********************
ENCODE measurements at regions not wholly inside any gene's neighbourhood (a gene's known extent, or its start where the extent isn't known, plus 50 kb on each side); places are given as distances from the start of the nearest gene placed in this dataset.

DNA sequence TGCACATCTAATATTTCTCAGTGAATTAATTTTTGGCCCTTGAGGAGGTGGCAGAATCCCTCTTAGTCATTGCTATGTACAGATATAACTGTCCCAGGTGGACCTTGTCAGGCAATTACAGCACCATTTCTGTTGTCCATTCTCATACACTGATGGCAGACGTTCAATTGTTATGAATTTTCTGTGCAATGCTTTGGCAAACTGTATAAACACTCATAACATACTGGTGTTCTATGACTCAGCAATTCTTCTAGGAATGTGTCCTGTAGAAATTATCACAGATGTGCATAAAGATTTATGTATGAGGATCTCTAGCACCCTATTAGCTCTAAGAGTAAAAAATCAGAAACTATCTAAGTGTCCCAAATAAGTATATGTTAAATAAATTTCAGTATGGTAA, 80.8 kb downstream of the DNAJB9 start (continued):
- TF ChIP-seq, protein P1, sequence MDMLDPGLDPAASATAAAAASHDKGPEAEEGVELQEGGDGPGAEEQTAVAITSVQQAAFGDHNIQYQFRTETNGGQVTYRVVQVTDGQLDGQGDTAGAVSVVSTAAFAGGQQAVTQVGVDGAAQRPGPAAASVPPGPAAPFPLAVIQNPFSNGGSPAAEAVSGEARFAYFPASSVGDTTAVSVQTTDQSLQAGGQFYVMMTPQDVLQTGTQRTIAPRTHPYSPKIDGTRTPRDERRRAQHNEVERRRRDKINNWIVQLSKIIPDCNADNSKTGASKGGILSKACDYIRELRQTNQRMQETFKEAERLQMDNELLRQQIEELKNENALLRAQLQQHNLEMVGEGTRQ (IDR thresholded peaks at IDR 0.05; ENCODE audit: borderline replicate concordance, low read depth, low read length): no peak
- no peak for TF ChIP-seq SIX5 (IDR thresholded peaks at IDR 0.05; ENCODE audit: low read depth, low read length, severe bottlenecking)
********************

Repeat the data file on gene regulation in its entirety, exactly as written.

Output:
ENCODE measurements at regions not wholly inside any gene's neighbourhood (a gene's known extent, or its start where the extent isn't known, plus 50 kb on each side); places are given as distances from the start of the nearest gene placed in this dataset.

DNA sequence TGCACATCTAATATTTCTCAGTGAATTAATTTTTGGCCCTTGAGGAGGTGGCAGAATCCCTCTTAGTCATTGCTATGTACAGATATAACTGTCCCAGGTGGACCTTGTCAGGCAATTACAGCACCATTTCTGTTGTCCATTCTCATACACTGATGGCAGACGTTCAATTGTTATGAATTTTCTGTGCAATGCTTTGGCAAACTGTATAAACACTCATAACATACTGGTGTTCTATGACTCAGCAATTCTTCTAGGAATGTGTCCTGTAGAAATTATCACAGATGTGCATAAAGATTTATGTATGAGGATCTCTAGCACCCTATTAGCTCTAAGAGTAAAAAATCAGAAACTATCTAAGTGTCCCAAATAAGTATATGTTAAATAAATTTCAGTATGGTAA, 80.8 kb downstream of the DNAJB9 start (continued):
- TF ChIP-seq, protein P1, sequence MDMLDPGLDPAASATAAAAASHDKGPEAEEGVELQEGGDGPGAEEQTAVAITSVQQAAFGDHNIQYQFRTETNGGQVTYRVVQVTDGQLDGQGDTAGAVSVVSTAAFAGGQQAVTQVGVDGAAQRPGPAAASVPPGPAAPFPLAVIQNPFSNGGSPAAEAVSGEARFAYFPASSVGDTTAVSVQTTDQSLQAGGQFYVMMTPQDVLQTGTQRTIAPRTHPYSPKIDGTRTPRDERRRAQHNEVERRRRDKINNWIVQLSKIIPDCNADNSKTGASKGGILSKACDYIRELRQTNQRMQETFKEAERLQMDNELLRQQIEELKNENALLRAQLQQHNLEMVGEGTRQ (IDR thresholded peaks at IDR 0.05; ENCODE audit: borderline replicate concordance, low read depth, low read length): no peak
- no peak for TF ChIP-seq SIX5 (IDR thresholded peaks at IDR 0.05; ENCODE audit: low read depth, low read length, severe bottlenecking)